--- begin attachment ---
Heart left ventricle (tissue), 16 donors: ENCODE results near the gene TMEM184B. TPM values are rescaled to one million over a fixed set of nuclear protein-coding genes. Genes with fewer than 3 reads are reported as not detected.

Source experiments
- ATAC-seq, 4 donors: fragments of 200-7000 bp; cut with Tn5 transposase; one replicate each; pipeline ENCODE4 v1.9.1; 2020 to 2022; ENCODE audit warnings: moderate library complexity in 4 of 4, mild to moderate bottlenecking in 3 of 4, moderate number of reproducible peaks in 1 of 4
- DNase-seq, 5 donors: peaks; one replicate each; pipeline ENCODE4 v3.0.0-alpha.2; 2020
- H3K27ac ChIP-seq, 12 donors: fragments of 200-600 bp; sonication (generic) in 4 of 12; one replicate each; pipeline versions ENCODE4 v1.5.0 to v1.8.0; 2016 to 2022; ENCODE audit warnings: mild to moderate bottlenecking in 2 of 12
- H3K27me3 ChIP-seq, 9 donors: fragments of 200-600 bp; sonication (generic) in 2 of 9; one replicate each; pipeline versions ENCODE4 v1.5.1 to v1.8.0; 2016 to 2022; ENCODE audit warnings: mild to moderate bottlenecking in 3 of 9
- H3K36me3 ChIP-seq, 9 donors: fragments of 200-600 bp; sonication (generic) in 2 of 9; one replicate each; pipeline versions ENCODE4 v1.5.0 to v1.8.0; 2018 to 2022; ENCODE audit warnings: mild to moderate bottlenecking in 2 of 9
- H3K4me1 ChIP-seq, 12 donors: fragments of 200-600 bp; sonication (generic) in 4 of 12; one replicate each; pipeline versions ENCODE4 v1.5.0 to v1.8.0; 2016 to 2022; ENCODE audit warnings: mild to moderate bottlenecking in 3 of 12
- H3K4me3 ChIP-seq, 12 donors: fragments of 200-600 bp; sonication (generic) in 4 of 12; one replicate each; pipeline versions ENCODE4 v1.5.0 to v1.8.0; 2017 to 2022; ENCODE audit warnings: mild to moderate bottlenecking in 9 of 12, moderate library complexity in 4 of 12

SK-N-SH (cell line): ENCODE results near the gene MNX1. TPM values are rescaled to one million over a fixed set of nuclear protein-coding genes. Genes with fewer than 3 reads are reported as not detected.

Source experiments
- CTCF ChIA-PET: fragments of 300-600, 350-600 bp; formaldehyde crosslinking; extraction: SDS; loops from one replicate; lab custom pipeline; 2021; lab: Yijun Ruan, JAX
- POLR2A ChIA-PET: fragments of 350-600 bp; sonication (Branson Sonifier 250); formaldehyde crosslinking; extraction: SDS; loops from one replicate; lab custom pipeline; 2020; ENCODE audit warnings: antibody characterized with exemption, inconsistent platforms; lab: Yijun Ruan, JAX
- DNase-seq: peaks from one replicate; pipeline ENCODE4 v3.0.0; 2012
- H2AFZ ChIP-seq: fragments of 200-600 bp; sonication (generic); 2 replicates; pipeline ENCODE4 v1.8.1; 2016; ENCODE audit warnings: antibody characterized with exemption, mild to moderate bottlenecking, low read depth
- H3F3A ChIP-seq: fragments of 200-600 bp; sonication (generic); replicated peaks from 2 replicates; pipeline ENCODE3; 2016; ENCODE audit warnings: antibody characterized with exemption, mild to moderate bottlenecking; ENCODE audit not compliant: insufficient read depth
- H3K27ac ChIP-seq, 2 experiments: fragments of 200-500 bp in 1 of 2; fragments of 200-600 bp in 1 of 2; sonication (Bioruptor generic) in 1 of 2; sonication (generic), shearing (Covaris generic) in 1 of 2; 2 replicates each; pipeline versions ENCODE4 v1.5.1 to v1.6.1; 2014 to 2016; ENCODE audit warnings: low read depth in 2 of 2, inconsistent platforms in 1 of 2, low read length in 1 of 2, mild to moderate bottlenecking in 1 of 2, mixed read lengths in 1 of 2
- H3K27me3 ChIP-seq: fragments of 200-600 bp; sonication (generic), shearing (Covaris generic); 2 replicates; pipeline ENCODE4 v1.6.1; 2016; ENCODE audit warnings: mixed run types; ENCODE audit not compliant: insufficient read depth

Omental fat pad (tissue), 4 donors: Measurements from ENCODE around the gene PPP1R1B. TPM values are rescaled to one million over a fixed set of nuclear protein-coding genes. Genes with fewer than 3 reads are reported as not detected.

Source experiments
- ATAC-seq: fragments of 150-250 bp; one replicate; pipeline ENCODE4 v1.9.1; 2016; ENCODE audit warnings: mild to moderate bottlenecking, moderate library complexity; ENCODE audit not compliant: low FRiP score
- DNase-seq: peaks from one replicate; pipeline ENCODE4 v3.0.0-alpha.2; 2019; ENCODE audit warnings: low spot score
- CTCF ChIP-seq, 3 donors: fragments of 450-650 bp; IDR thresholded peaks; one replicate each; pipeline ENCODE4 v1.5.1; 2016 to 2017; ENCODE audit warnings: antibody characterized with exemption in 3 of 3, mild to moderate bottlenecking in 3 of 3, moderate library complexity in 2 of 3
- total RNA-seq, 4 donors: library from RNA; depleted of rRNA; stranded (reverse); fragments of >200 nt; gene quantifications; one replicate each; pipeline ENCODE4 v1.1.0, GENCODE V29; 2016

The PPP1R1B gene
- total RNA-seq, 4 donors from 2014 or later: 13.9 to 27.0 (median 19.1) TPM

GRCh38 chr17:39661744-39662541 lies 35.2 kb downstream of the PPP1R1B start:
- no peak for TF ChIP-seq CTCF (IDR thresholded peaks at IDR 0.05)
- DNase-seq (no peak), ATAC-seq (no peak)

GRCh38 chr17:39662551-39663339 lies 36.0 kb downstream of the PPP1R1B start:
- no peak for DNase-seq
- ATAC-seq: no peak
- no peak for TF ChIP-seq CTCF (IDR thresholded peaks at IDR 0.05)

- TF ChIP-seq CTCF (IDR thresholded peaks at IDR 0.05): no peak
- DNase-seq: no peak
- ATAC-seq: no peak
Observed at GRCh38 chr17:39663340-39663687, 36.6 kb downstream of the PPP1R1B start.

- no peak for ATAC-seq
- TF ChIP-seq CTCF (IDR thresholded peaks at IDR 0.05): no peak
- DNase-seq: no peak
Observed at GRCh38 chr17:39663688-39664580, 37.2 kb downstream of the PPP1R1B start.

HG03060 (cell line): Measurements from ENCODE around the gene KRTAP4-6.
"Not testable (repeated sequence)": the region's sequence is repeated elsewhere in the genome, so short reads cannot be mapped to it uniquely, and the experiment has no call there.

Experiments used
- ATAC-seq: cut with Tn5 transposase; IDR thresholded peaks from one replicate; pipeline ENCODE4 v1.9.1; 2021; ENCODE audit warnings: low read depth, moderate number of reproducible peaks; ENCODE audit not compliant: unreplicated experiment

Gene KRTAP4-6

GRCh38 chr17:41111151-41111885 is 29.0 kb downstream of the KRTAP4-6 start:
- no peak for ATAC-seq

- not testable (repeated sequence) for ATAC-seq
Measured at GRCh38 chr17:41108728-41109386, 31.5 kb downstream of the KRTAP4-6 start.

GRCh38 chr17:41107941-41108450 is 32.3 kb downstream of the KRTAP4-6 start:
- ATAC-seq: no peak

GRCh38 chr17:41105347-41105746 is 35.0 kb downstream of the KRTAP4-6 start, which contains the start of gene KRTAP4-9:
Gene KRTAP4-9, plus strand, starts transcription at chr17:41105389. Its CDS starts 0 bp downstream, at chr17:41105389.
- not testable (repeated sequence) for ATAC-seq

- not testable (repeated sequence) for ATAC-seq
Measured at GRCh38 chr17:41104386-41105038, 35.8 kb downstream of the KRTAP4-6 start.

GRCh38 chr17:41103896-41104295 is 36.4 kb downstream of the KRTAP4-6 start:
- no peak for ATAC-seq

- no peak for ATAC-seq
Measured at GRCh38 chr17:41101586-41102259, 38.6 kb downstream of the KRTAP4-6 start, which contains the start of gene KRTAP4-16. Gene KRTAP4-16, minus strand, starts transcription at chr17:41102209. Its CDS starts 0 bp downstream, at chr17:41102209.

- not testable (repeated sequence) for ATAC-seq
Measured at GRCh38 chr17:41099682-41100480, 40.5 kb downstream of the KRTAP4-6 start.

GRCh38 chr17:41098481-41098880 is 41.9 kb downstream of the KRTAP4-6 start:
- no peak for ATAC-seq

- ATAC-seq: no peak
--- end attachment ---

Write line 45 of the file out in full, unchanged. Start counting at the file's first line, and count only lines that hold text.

- ATAC-seq: cut with Tn5 transposase; IDR thresholded peaks from one replicate; pipeline ENCODE4 v1.9.1; 2021; ENCODE audit warnings: low read depth, moderate number of reproducible peaks; ENCODE audit not compliant: unreplicated experiment